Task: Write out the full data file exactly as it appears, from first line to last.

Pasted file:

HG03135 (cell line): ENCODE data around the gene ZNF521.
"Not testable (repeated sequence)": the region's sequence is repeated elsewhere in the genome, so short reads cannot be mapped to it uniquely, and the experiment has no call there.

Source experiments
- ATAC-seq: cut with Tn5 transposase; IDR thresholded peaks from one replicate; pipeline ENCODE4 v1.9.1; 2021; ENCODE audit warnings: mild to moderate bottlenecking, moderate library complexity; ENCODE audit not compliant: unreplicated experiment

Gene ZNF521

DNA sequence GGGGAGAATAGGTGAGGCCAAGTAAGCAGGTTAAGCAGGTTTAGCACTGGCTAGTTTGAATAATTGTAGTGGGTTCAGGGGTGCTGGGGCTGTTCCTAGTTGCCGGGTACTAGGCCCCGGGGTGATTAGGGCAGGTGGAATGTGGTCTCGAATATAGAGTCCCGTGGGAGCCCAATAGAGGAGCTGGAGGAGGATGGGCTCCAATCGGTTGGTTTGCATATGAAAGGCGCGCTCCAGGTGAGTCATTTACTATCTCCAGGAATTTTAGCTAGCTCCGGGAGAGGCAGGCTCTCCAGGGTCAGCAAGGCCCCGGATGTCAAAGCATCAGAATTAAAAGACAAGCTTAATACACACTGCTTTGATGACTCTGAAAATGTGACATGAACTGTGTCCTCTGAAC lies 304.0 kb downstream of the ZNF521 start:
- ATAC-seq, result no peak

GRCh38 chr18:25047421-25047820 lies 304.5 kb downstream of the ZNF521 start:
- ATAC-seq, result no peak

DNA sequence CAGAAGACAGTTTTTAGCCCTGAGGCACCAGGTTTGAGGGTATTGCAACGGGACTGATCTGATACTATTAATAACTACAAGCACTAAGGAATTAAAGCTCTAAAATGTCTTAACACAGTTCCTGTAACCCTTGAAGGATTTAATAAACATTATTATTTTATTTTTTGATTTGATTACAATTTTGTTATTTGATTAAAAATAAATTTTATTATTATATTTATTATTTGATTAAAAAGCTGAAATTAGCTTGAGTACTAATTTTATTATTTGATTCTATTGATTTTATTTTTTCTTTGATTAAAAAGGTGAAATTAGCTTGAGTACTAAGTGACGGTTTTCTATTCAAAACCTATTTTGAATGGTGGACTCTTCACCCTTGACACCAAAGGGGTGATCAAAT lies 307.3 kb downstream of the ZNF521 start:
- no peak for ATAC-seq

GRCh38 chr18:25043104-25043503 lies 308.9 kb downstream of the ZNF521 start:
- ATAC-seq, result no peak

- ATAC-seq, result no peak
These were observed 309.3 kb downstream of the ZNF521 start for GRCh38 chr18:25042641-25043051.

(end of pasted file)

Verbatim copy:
HG03135 (cell line): ENCODE data around the gene ZNF521.
"Not testable (repeated sequence)": the region's sequence is repeated elsewhere in the genome, so short reads cannot be mapped to it uniquely, and the experiment has no call there.

Source experiments
- ATAC-seq: cut with Tn5 transposase; IDR thresholded peaks from one replicate; pipeline ENCODE4 v1.9.1; 2021; ENCODE audit warnings: mild to moderate bottlenecking, moderate library complexity; ENCODE audit not compliant: unreplicated experiment

Gene ZNF521

DNA sequence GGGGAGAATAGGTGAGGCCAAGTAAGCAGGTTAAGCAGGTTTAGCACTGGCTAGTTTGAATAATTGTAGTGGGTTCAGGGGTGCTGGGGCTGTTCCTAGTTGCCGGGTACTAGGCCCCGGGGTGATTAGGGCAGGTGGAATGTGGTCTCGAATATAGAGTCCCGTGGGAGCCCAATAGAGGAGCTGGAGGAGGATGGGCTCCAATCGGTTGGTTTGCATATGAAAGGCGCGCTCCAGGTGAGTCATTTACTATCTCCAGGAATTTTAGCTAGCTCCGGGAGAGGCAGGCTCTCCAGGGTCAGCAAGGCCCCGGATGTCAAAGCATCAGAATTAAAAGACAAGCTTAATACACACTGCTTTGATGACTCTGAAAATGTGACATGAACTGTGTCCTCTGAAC lies 304.0 kb downstream of the ZNF521 start:
- ATAC-seq, result no peak

GRCh38 chr18:25047421-25047820 lies 304.5 kb downstream of the ZNF521 start:
- ATAC-seq, result no peak

DNA sequence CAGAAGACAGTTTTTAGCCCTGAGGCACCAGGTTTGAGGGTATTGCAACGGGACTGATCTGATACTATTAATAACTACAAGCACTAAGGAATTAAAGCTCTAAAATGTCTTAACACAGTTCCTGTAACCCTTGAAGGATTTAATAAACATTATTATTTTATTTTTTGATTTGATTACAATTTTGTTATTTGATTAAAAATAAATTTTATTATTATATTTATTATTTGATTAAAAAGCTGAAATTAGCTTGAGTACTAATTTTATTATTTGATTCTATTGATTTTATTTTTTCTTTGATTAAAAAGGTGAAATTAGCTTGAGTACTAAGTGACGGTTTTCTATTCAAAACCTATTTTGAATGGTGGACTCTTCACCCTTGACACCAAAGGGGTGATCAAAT lies 307.3 kb downstream of the ZNF521 start:
- no peak for ATAC-seq

GRCh38 chr18:25043104-25043503 lies 308.9 kb downstream of the ZNF521 start:
- ATAC-seq, result no peak

- ATAC-seq, result no peak
These were observed 309.3 kb downstream of the ZNF521 start for GRCh38 chr18:25042641-25043051.